date: 6 April 2006
embargo: 00.01hrs Friday 7 April 2006
Black and Asian women are more likely to be out of work, have more problems finding a suitable job, and when they do, often have to settle for work for which they are over-qualified, according to a report published today (Friday) by the TUC.
'Black women and employment', released to coincide with the opening day of the annual TUC Black Workers Conference in Eastbourne, says that the unemployment rate among black women (5.4 per cent) is almost twice that of white women (2.9 per cent), and it is only slightly lower among Asian women (4.8 per cent).
However, the TUC report says that young black and Asian women starting out in the world of work have the same career aspirations and hopes for promotion as their white friends.
The report refers to recent Equal Opportunities Commission (EOC) research that found that over half of Pakistani women (56 per cent) and black Caribbean women (54 per cent) aged 16-34 said they often found it difficult getting a job. Almost half of Bangladeshi women (49 per cent) said they often or sometimes struggled to find work. Only just over a third (34 per cent) of white British women said that finding work was sometimes a problem.
Of the same young women who struggled to find employment opportunities, while just over one in twenty of the white British women (6 per cent) said they'd ended up taking a job below their skill levels, almost a quarter (22 per cent) of Pakistani women had accepted jobs for which they were over qualified.
The same research found that employer attitudes and presumptions about ethnic minority women are also causing problems when prospective job candidates are called for interview. Whilst only 14 per cent of white British women had been asked about plans to get married or have children, the figure rises to a fifth (21 per cent) of Bangladeshi women, and around a quarter for black Caribbean (24 per cent) and Pakistani women (26 per cent).
Black and Asian women are also more likely to be working in temporary, less secure forms of employment than white women. Official statistics show that 9.4 per cent of black women and 8.3 per cent of Asian women, compared to just 5.7 per cent of white women are on fixed term contracts or working as temps with an employment agency.
TUC General Secretary Brendan Barber said: 'Although black and Asian women have come a long way at work, employer attitudes and prejudices are still holding them back. Faced with a double whammy of discrimination because of their gender and their colour, it's no small wonder that true equality at work is still some years away.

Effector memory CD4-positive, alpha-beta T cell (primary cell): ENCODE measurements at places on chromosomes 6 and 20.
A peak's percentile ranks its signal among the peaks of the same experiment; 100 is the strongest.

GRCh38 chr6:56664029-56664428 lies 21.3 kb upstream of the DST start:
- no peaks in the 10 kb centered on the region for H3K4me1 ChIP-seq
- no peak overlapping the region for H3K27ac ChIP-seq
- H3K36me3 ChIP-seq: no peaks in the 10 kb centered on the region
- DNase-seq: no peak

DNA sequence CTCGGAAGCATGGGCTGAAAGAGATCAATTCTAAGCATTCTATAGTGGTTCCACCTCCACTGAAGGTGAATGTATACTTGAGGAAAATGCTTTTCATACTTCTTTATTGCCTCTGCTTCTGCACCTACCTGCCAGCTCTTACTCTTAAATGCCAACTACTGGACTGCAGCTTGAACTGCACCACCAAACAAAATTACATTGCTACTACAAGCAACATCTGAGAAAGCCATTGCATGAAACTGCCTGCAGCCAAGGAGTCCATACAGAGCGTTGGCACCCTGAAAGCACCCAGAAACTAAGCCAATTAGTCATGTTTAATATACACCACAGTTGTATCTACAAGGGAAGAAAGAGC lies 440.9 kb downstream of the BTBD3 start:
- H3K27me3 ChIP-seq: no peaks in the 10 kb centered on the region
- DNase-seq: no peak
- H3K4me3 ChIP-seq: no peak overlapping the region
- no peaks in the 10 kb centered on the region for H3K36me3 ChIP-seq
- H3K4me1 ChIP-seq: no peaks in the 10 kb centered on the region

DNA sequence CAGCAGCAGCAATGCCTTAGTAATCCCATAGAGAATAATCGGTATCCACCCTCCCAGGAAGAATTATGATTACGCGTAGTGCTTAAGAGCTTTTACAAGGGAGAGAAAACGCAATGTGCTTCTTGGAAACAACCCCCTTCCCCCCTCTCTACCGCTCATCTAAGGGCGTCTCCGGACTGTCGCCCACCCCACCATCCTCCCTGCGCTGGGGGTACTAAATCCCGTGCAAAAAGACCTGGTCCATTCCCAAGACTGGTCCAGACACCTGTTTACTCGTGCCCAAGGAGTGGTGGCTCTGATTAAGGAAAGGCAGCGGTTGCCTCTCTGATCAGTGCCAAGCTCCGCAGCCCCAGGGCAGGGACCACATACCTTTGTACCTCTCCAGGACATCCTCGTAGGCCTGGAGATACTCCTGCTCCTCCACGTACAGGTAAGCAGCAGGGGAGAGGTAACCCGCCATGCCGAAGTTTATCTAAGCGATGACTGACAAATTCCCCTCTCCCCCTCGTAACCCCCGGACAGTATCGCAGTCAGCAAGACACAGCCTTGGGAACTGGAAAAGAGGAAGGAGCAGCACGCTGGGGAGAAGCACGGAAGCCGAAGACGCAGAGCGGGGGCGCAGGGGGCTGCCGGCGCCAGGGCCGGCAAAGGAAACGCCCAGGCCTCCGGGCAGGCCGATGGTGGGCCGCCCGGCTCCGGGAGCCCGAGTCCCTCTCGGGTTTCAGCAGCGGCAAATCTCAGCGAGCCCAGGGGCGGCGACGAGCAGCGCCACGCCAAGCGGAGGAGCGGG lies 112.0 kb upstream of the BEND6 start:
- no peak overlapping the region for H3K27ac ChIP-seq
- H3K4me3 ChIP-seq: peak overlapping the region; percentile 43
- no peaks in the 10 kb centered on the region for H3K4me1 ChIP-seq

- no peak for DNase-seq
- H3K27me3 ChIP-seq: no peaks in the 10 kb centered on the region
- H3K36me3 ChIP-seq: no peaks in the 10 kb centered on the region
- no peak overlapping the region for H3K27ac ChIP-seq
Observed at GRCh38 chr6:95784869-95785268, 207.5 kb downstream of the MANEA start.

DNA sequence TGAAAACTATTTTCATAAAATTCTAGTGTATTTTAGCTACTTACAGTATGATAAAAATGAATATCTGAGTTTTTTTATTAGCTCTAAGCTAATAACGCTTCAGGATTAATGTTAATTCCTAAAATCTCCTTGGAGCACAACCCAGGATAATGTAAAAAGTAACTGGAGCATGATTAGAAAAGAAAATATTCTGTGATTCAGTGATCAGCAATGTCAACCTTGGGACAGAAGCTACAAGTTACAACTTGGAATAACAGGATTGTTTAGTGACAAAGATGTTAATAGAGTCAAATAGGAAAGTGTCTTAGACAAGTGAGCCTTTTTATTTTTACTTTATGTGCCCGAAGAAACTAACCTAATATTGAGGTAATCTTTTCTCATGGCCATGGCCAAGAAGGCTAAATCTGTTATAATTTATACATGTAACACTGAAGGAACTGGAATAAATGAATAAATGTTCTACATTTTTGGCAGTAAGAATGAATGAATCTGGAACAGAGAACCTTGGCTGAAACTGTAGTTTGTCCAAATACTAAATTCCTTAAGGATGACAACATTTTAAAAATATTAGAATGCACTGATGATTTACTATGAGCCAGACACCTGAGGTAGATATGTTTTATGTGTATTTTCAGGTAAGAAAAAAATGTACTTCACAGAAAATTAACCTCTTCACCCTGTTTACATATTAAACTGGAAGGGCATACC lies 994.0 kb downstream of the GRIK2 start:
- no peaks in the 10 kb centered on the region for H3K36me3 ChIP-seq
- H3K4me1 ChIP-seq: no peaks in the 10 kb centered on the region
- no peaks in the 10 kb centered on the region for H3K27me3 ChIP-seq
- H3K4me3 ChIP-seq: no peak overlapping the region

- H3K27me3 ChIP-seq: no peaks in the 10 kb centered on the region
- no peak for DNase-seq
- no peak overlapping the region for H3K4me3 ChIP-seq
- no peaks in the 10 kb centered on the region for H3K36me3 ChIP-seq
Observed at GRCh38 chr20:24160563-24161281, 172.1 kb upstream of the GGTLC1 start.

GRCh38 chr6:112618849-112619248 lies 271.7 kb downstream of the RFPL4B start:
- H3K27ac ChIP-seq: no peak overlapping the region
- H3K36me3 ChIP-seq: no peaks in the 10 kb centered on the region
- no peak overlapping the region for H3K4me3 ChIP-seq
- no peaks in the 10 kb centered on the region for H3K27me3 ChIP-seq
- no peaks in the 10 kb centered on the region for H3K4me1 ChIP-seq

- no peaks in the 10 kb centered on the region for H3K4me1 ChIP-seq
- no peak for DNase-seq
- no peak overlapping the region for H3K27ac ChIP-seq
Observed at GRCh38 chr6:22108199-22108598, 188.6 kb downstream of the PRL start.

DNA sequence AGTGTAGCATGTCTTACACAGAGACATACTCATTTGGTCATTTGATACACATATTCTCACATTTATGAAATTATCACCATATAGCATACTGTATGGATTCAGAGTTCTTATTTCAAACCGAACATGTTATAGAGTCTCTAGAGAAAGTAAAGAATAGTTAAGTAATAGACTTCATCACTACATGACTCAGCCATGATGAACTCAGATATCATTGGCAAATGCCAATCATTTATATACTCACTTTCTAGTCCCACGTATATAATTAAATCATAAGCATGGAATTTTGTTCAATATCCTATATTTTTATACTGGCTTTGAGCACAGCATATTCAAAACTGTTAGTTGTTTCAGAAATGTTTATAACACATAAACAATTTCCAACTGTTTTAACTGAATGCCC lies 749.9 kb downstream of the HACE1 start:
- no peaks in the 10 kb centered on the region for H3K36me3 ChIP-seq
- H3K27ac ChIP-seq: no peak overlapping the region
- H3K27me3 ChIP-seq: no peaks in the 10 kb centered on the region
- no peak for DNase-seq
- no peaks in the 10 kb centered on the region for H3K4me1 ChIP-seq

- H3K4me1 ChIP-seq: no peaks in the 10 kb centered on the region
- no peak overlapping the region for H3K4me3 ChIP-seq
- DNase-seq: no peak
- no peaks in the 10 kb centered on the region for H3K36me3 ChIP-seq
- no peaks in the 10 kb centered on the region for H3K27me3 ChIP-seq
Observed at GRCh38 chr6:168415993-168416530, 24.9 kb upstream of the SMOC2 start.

'Many black and Asian women are keen to get into work, but feel they lack the necessary skills. The announcement in last month's Budget that the Government is to introduce measures to help low-skilled women access suitable training will help a great deal, but black and Asian female jobseekers could still do with more help finding good, quality affordable childcare.'
'Black women and employment' makes a number of recommendations including:
- The TUC believes the trade union fight against inequality at work could be even more effective if union equality reps were given a statutory right to take time away from their jobs to concentrate on making UK workplaces fairer places for everyone.
- Black and Asian women need to be given greater access to training opportunities at work and help with finding affordable, good quality childcare.
- The Government should make greater use of positive public procurement policies so that companies that have positive records of tackling discrimination and promoting race equality are looked on favourably when public contracts are put out to tender.
To mark the beginning of the Black Workers Conference, the TUC and the EOC are also releasing a statement calling on the Government, employers and unions to look again at ways that they can improve the position of black and Asian women in the UK labour market.
NOTES TO EDITORS:
- A full copy of 'Black women and employment can be found at http://www.tuc.org.uk/extras/bwae.pdf
- The TUC Black Workers Conference takes place in Eastbourne's Floral Hall from Friday 7 to Sunday 9 April. Speakers include TUC General Secretary Brendan Barber, TUC President Gloria Mills, CRE Commissioner Kamaljeet Jandu, and Michael Abatan from the Justice for Jay campaign - set up to win justice for the family of Jay Abatan, a member of the Public and Commercial Services Union, who died after being attacked by racist thugs outside a Brighton nightclub seven years ago.
- All TUC press releases can be found at www.tuc.org.uk
Media enquiries: Liz Chinchen T: 020 7467 1248; M: 07778 158175; E: [email protected]
Issued: 7 April, 2006